Europe Has a Lot Riding on Turkey’s—and Greece’s—Elections

Europe Has a Lot Riding on Turkey’s—and Greece’s—Elections
Greek Prime Minister Kyriakos Mitsotakis meets with Turkish President Recep Tayyip Erdogan in Istanbul, Turkey, March 13, 2022 (photo provided by the Turkish Presidency via AP).

Excitement is building among supporters of Turkey’s political opposition, while anxiety is becoming palpable among President Recep Tayyip Erdogan’s backers, ahead of elections on May 14 that could become a transformative moment for Europe. Though tensions within the opposition alliance between the nationalist Iyi party and the more moderate Republican People’s Party, or CHP, have flared up at times, widespread public frustration over years of Erdogan’s economic mismanagement have put his ruling Justice and Development Party, or AKP, under enormous pressure.

If Kemal Kilicdaroglu, the CHP’s presidential candidate, manages to overcome the authoritarian system that Erdogan has built during his 20 years in power, a window of opportunity could emerge to build a friendlier relationship between Turkey and its partners in NATO and the European Union. Even if Erdogan wins by a whisker, the unprecedented level of opposition mobilization over the past few months would indicate vulnerabilities within the AKP’s system of patronage that are likely to catch up with him sooner rather than later.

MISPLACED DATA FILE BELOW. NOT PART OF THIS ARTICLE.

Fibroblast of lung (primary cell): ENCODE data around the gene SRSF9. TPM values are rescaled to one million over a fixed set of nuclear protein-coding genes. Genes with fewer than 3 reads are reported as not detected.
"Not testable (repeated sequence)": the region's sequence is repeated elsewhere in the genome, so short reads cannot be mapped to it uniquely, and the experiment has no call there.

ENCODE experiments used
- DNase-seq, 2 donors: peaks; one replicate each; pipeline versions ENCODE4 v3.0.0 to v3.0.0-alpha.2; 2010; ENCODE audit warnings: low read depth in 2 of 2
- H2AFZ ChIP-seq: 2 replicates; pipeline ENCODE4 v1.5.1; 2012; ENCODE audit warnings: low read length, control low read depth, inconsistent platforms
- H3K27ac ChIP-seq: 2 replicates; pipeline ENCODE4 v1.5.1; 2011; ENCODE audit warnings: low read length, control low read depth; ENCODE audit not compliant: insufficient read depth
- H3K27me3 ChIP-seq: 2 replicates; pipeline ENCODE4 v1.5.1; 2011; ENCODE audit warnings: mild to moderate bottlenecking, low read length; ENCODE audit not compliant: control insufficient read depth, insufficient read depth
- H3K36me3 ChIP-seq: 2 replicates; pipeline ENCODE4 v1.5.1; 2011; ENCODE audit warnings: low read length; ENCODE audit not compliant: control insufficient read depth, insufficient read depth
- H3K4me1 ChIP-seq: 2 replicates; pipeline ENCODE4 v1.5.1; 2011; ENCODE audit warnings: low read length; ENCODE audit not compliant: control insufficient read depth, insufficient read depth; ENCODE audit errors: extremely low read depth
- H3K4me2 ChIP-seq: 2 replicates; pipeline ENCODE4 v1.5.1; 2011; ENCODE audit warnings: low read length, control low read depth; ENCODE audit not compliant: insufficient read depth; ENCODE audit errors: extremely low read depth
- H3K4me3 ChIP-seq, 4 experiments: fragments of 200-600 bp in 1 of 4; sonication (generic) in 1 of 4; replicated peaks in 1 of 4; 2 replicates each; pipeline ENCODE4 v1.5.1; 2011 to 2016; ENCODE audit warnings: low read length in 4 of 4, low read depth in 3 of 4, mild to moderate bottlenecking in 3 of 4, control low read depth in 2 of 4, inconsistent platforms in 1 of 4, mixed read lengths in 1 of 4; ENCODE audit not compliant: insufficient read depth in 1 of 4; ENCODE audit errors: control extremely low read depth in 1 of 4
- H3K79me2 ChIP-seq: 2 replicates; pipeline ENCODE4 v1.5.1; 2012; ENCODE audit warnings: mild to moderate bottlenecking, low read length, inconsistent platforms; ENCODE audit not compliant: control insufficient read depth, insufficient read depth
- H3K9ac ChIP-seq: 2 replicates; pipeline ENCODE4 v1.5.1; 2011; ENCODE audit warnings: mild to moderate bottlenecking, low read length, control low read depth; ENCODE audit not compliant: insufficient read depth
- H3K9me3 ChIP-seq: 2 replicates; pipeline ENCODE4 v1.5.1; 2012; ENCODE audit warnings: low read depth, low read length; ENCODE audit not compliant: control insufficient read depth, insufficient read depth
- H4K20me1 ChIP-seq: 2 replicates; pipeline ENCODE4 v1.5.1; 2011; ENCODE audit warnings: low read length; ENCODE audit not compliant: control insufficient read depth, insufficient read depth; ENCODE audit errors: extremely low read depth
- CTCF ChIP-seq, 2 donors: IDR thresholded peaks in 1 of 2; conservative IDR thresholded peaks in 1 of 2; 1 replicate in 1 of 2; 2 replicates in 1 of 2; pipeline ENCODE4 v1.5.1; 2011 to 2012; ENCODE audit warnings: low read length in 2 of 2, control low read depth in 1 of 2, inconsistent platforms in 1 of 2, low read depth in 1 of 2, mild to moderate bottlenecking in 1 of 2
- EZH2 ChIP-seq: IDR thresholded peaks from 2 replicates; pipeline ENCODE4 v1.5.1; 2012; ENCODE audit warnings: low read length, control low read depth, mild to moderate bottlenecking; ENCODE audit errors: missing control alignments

Yet when it comes to Ankara’s relationship with the EU, there is another election this May that could prove as decisive as the showdown between the AKP and the CHP-led opposition. On May 21, voters in Greece—an EU state that has a profoundly complex relationship with Turkey—will head to the polls for legislative elections that are likely to lead to months of political maneuvering in Athens. Opinion polls currently indicate that the governing center-right New Democratic party led by Prime Minister Kyriakos Mitsotakis will lose its dominant position, but former Prime Minister Alexis Tsipras’ leftist Syriza coalition—the main opposition bloc—will be unable to gain a majority of its own. As a result, Greece’s political trajectory remains unclear.

Keep reading for free!

Get instant access to the rest of this article by submitting your email address below. You'll also get access to three articles of your choice each month and our free newsletter:

Or, Subscribe now to get full access.

Already a subscriber? Log in here .

What you’ll get with an All-Access subscription to World Politics Review:

A WPR subscription is like no other resource — it’s like having a personal curator and expert analyst of global affairs news. Subscribe now, and you’ll get:

  • Immediate and instant access to the full searchable library of tens of thousands of articles.
  • Daily articles with original analysis, written by leading topic experts, delivered to you every weekday.
  • Regular in-depth articles with deep dives into important issues and countries.
  • The Daily Review email, with our take on the day’s most important news, the latest WPR analysis, what’s on our radar, and more.
  • The Weekly Review email, with quick summaries of the week’s most important coverage, and what’s to come.
  • Completely ad-free reading.

And all of this is available to you when you subscribe today.

More World Politics Review